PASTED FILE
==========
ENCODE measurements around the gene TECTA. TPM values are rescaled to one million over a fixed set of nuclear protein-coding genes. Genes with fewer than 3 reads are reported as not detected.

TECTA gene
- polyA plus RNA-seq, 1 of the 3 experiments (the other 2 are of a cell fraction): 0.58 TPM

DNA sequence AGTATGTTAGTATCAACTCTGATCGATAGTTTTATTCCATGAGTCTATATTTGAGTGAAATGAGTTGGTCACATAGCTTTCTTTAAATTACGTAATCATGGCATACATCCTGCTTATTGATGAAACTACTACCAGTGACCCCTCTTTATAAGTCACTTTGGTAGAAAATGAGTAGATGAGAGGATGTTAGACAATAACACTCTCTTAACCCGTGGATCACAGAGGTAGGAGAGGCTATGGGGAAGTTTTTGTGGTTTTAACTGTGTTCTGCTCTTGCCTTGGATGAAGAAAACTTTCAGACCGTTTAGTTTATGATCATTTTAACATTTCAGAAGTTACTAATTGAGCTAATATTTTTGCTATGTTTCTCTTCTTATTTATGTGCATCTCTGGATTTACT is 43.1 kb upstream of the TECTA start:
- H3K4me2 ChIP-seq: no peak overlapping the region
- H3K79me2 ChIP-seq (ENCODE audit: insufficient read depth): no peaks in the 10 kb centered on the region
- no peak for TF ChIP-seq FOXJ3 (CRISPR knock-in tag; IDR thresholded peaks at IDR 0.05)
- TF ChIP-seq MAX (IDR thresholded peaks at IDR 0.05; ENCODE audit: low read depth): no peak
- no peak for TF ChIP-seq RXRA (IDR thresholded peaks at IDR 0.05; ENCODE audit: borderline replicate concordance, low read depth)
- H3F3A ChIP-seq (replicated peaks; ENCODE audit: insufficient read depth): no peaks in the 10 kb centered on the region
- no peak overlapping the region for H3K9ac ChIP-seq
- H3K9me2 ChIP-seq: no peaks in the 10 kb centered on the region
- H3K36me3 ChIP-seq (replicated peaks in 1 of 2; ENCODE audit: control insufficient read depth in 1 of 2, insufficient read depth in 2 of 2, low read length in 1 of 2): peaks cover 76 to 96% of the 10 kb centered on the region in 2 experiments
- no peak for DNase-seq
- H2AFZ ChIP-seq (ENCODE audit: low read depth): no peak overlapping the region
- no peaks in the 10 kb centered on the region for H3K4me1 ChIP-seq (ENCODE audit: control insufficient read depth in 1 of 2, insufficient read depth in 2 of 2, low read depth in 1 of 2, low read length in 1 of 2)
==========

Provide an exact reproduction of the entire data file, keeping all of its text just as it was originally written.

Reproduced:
ENCODE measurements around the gene TECTA. TPM values are rescaled to one million over a fixed set of nuclear protein-coding genes. Genes with fewer than 3 reads are reported as not detected.

TECTA gene
- polyA plus RNA-seq, 1 of the 3 experiments (the other 2 are of a cell fraction): 0.58 TPM

DNA sequence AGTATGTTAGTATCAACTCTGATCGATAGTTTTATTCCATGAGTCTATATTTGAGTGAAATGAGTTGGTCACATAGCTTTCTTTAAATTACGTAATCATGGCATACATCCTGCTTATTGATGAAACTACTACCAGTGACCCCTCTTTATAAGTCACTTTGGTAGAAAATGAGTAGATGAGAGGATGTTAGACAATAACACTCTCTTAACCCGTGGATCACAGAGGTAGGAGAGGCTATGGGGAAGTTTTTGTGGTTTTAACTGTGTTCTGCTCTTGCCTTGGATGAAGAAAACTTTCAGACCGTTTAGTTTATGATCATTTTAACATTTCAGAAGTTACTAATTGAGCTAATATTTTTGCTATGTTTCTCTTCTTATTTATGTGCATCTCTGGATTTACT is 43.1 kb upstream of the TECTA start:
- H3K4me2 ChIP-seq: no peak overlapping the region
- H3K79me2 ChIP-seq (ENCODE audit: insufficient read depth): no peaks in the 10 kb centered on the region
- no peak for TF ChIP-seq FOXJ3 (CRISPR knock-in tag; IDR thresholded peaks at IDR 0.05)
- TF ChIP-seq MAX (IDR thresholded peaks at IDR 0.05; ENCODE audit: low read depth): no peak
- no peak for TF ChIP-seq RXRA (IDR thresholded peaks at IDR 0.05; ENCODE audit: borderline replicate concordance, low read depth)
- H3F3A ChIP-seq (replicated peaks; ENCODE audit: insufficient read depth): no peaks in the 10 kb centered on the region
- no peak overlapping the region for H3K9ac ChIP-seq
- H3K9me2 ChIP-seq: no peaks in the 10 kb centered on the region
- H3K36me3 ChIP-seq (replicated peaks in 1 of 2; ENCODE audit: control insufficient read depth in 1 of 2, insufficient read depth in 2 of 2, low read length in 1 of 2): peaks cover 76 to 96% of the 10 kb centered on the region in 2 experiments
- no peak for DNase-seq
- H2AFZ ChIP-seq (ENCODE audit: low read depth): no peak overlapping the region
- no peaks in the 10 kb centered on the region for H3K4me1 ChIP-seq (ENCODE audit: control insufficient read depth in 1 of 2, insufficient read depth in 2 of 2, low read depth in 1 of 2, low read length in 1 of 2)